The battery on that MacAir had gone south about 8 months ago. For non-MacAir people, the batter is not replaceable by an ordinary human being, and truthfully it's about as cheap to just get a new computer.
But two things got in the way of replacing it: I'm cheap and I'm lazy.
To the first point - the computer still worked; I just had to keep it plugged in all the time (well, it would last about 30 minutes without external power).
To the second point - moving to a new computer, particularly after 5 years of use, is a huge pain in the tucus even with Apple's fantastic migration technology.
Alas, circumstances are going to force the issue now.
Kind of like Los Angeles and workers' compensation.
At yesterday's California Workers' Compensation Institute's annual meeting a presentation by Rena David, CWCI's Sr. VP, and David Bellusci, Chief Actuary of the Workers' Compensation Insurance Rating Bureau, went into a little deeper about the Los Angeles phenomenon.
If you don't know already, the Greater Los Angeles area bucks state and national trends in frequency, severity, loss expenses, and just about every other "bad" metric that we look at in this industry.
It turns out that the diagnosis codes for many maladies in the LA area include mental health issues as a comorbidity in a significant way.
Of course attorney involvement in the LA area is much greater than in the rest of the state too, which begets the questions: do LA claimants go to attorneys for mental health issues? Or are the LA area attorneys assisting injured workers find their "whole selves"?
Well, it turns out that the LA area is also king of continuous trauma too, comprising some 18% of all indemnity claims in the state.
There are some interesting characteristics of these LA area CT claims.
For instance, they are nearly always reported "late" - 70% of these claims aren't reported until at least 6 months after date of injury (for those not from California, the date of injury for a CT claim is, by statute, the last date of "injurious exposure"). On average, a specific injury claim is reported within 14 days of incurrence; CT claims on the other hand average 124 days.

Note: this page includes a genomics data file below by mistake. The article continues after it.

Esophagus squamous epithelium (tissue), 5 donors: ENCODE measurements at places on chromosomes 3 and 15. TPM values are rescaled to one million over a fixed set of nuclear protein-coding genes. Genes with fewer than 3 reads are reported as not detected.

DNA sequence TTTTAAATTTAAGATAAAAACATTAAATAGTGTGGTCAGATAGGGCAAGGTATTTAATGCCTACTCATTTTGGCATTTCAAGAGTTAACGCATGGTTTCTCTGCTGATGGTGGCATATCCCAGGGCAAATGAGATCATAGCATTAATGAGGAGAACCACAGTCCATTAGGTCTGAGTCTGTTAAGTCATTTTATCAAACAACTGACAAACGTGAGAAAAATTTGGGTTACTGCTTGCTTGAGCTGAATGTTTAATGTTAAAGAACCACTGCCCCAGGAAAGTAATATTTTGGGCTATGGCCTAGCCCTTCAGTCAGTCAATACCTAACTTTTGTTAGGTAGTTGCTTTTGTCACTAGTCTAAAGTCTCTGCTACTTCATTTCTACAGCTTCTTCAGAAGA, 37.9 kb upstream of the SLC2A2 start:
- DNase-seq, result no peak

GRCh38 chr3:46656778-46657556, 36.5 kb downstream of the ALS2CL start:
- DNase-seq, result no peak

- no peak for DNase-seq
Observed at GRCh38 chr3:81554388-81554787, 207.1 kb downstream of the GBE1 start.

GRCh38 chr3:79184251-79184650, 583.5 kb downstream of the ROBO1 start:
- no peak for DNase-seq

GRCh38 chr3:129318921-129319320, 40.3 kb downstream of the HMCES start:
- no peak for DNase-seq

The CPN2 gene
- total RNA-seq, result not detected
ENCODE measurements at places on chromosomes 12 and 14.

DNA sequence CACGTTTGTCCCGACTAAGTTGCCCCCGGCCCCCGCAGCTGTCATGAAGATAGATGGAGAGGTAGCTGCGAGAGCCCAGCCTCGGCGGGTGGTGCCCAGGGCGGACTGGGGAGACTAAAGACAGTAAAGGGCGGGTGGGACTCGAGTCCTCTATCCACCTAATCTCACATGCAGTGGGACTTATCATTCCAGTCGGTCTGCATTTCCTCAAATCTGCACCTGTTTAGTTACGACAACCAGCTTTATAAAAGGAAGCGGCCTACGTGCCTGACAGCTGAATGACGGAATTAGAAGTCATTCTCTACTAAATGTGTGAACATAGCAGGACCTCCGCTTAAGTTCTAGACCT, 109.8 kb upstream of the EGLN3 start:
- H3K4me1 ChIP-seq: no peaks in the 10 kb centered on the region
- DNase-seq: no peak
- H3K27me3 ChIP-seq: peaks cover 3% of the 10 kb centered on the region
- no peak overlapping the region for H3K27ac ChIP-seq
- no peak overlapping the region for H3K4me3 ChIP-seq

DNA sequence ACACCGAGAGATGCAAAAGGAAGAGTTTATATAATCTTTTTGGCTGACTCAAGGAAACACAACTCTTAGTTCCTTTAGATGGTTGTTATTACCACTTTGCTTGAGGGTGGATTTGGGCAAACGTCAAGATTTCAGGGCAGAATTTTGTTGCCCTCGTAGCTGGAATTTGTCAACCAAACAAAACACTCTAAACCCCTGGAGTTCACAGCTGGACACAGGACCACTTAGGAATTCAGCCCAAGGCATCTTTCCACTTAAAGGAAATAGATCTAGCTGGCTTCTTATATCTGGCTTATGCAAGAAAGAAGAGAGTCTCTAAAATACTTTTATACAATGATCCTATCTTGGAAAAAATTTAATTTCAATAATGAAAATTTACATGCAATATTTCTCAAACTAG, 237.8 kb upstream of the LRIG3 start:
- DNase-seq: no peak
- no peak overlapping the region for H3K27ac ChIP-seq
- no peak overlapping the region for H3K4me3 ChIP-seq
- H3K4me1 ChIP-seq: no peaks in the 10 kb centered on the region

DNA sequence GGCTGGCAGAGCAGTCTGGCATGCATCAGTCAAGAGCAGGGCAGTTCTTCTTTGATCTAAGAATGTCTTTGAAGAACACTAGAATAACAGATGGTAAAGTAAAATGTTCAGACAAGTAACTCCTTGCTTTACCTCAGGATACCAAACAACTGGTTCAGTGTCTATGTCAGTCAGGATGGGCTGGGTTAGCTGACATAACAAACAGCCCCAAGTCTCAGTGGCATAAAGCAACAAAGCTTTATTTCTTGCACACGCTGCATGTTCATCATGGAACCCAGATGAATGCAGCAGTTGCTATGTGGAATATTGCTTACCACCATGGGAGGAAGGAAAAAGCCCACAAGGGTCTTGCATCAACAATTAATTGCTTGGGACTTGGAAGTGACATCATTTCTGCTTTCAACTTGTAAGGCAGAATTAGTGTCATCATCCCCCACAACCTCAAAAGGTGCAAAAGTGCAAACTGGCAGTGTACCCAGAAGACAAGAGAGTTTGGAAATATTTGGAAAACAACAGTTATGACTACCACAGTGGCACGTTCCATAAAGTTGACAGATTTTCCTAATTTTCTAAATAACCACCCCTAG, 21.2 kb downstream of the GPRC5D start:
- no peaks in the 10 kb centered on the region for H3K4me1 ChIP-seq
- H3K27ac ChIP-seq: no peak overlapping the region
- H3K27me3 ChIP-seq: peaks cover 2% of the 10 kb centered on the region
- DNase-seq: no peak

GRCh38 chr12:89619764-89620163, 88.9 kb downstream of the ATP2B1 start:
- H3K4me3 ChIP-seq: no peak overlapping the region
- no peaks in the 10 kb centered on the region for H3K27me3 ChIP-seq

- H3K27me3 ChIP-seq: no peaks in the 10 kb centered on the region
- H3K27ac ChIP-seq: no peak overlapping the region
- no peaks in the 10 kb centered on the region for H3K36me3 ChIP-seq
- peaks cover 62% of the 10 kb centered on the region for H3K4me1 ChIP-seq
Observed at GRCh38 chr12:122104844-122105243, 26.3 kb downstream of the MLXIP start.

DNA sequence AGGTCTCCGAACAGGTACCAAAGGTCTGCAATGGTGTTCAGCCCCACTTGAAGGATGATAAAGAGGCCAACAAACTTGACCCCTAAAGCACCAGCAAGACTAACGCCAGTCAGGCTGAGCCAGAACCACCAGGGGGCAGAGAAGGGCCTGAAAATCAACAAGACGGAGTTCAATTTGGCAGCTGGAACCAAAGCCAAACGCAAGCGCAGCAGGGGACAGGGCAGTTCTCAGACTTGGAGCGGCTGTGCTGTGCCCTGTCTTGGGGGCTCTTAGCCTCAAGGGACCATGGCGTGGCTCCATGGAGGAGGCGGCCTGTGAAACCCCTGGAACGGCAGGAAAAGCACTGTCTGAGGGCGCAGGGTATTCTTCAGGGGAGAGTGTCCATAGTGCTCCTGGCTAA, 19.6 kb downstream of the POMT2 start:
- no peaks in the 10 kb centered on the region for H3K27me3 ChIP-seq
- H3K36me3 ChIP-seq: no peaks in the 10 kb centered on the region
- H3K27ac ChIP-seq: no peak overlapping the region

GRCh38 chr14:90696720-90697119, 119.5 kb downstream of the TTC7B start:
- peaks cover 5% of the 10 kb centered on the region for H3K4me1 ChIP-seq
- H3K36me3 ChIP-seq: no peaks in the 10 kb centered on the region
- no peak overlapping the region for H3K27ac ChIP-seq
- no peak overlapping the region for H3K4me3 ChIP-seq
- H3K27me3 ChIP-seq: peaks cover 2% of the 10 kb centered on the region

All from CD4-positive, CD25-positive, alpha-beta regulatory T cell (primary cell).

76% of CT indemnity claims have "attorney involvement" compared to 20% of the non-CT cases, and attorney representation is by far the first notice that an employer gets about the claim. Which probably explains why 39% of CT claims are disputed, versus the 4% average for specific injury claims.
In addition, the researchers found that post-termination CT claims are back, despite the legislative attempt a dozen years ago to constrict them: 40% of all CT claims are filed post-termination, and of those attorneys represented the injured worker in 98%, and 90% of those were in the LA area...
The final damning statistic was that CT claims cost 56% more than specific injury claims with the same primary diagnosis.
California basically invented the CT claim, and it is sacrosanct in the work comp culture. But there is a movement afoot to either get rid of CT or significantly constrict its application.
The report by David and Bellusci is going to fuel that movement.
Kind of like coffee on my computer. The coffee in the morning is part of my ritual, but when I'm not careful it become part of my malaise.
Now I have to replace my computer at an expense and hassle that I don't want to incur. I knew I was going to have to get a new computer. The coffee spill is just forcing the issue.
Unfortunately, Los Angeles is also forcing the issue.